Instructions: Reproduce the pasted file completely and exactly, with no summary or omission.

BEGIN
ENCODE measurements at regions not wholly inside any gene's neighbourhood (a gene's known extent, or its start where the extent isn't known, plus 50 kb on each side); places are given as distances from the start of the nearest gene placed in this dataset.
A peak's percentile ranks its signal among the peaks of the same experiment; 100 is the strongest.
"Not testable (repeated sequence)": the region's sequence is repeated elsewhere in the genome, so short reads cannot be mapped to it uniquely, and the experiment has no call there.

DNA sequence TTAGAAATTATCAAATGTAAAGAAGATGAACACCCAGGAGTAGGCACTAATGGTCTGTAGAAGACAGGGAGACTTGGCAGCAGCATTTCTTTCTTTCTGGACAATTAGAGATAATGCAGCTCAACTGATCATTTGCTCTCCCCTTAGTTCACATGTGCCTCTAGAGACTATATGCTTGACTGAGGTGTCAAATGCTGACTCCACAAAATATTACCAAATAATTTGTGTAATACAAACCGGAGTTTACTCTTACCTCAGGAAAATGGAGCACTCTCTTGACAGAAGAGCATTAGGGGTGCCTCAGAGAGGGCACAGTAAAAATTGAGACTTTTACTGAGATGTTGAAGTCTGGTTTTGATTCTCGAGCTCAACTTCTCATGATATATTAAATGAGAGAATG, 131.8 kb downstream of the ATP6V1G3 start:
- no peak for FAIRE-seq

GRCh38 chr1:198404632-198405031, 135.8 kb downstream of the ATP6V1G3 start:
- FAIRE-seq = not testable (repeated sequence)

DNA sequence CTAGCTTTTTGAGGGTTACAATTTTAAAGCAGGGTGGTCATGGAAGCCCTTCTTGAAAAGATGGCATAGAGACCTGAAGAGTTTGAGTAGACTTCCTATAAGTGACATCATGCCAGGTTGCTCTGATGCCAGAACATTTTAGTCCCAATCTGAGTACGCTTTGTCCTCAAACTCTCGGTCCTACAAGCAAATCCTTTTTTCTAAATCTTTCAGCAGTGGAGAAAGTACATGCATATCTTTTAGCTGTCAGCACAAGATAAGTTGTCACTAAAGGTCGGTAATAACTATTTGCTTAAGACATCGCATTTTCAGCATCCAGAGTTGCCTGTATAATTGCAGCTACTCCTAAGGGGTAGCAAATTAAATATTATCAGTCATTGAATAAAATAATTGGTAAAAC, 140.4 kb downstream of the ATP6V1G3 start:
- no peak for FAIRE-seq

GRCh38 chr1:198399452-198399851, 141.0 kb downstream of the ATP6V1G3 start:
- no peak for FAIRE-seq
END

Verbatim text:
ENCODE measurements at regions not wholly inside any gene's neighbourhood (a gene's known extent, or its start where the extent isn't known, plus 50 kb on each side); places are given as distances from the start of the nearest gene placed in this dataset.
A peak's percentile ranks its signal among the peaks of the same experiment; 100 is the strongest.
"Not testable (repeated sequence)": the region's sequence is repeated elsewhere in the genome, so short reads cannot be mapped to it uniquely, and the experiment has no call there.

DNA sequence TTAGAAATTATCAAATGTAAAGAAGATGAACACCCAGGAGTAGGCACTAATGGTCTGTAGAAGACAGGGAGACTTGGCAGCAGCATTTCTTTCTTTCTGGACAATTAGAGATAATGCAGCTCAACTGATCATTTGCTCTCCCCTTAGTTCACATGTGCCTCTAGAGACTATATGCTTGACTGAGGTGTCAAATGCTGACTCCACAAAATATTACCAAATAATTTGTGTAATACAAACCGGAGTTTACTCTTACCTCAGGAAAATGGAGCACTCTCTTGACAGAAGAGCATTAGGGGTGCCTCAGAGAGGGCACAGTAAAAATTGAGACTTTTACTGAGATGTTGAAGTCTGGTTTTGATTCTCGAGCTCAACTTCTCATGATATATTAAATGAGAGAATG, 131.8 kb downstream of the ATP6V1G3 start:
- no peak for FAIRE-seq

GRCh38 chr1:198404632-198405031, 135.8 kb downstream of the ATP6V1G3 start:
- FAIRE-seq = not testable (repeated sequence)

DNA sequence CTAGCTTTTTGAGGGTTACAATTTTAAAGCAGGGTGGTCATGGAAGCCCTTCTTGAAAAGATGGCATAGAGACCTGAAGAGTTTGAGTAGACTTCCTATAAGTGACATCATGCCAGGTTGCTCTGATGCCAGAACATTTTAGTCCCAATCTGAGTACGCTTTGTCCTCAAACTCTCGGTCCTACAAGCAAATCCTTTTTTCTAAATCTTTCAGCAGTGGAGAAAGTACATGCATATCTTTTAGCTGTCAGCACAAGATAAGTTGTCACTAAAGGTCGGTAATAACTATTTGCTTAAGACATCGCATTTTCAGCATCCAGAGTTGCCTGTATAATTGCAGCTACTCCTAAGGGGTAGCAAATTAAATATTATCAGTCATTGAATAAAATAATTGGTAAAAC, 140.4 kb downstream of the ATP6V1G3 start:
- no peak for FAIRE-seq

GRCh38 chr1:198399452-198399851, 141.0 kb downstream of the ATP6V1G3 start:
- no peak for FAIRE-seq